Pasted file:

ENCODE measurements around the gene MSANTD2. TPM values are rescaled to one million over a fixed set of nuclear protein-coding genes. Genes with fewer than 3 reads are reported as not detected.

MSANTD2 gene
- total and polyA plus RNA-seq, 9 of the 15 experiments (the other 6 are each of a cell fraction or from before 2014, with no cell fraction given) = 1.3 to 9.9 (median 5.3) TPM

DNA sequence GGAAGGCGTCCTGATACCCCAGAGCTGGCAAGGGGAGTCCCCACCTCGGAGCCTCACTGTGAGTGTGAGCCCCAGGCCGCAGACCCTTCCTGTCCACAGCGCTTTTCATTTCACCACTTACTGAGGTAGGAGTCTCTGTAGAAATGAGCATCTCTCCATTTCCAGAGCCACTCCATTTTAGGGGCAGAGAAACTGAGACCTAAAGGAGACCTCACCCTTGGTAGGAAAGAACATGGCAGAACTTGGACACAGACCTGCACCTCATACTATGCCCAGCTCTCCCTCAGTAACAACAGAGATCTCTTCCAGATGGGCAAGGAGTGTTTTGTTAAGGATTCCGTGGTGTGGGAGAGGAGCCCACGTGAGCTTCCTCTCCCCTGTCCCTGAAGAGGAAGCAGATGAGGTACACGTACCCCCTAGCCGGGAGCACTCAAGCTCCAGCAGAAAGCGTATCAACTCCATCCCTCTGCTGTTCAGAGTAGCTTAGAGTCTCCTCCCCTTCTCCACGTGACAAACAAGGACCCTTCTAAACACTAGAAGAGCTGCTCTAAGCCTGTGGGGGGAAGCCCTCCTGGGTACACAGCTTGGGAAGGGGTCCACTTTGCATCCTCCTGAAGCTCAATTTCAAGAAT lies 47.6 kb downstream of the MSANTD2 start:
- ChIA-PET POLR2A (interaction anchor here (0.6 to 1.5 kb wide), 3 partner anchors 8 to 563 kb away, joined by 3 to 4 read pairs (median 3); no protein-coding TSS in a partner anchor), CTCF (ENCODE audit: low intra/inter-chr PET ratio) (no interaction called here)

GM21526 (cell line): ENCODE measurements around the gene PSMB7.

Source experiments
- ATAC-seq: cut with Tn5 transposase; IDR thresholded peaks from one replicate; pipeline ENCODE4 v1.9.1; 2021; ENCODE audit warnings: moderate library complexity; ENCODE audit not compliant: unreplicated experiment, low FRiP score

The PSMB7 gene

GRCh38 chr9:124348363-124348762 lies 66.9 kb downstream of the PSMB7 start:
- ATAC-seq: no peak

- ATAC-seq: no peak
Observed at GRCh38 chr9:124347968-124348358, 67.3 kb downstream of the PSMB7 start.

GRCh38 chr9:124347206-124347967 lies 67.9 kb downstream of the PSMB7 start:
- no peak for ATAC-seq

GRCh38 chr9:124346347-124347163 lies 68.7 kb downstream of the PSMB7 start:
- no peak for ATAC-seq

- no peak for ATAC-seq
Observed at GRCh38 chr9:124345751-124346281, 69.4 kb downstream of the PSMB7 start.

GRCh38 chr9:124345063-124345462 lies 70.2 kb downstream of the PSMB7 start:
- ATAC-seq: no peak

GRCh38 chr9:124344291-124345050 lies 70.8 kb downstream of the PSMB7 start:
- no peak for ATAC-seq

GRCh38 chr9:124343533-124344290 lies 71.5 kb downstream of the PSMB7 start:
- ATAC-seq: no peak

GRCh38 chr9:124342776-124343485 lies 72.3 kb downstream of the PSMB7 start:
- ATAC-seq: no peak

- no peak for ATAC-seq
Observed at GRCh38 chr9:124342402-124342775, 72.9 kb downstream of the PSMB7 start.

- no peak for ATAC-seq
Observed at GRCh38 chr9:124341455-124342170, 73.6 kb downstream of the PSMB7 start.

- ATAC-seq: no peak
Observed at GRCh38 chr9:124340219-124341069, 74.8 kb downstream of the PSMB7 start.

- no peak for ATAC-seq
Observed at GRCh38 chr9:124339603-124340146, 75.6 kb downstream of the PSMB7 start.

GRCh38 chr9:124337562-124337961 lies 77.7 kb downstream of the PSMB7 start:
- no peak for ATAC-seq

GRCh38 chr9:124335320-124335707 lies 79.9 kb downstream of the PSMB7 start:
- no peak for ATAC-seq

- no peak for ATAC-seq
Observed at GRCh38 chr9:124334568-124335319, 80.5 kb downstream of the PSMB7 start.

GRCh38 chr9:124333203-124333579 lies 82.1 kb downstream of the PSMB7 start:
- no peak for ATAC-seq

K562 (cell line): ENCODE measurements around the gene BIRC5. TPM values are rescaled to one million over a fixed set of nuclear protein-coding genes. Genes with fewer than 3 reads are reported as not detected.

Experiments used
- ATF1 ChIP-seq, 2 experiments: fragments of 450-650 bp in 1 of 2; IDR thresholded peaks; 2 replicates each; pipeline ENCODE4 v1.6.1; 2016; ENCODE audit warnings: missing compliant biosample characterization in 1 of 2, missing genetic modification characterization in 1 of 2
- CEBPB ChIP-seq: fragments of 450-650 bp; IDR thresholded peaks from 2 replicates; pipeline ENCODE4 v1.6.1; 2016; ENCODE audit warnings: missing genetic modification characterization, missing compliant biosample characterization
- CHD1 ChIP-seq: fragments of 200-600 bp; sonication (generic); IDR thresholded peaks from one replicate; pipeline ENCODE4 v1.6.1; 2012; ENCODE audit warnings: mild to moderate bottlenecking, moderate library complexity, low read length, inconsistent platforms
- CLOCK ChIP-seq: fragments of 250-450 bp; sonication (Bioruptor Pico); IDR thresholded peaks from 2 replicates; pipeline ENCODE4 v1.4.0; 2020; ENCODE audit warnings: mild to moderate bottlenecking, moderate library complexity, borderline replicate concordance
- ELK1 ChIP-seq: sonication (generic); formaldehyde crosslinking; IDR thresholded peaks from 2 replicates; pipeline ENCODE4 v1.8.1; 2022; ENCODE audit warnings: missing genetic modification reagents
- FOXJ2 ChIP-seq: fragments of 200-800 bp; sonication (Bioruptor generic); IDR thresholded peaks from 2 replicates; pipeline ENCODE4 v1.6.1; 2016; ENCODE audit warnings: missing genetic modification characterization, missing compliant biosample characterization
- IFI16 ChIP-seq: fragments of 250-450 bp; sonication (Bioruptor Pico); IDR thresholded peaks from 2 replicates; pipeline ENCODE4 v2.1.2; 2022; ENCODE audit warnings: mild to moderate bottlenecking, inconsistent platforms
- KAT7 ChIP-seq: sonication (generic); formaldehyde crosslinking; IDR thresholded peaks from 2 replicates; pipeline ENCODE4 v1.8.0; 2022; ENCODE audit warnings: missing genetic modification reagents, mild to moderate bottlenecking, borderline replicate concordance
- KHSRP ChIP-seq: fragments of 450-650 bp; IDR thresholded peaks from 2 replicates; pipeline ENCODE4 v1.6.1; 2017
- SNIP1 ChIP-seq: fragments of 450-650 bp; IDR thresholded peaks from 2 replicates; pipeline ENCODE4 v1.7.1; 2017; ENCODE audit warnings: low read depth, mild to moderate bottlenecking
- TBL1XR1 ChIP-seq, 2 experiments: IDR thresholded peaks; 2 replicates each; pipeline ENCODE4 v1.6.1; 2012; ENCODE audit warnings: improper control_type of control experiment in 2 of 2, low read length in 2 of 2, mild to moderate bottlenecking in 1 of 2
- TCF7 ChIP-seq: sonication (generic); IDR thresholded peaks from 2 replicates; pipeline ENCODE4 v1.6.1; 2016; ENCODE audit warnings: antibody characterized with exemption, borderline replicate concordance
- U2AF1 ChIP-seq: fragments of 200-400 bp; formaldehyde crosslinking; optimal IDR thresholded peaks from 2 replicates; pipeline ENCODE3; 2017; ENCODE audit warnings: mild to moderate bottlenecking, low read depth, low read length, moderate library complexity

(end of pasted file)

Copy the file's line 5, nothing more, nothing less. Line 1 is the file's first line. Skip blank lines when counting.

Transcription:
- ChIA-PET POLR2A (interaction anchor here (0.6 to 1.5 kb wide), 3 partner anchors 8 to 563 kb away, joined by 3 to 4 read pairs (median 3); no protein-coding TSS in a partner anchor), CTCF (ENCODE audit: low intra/inter-chr PET ratio) (no interaction called here)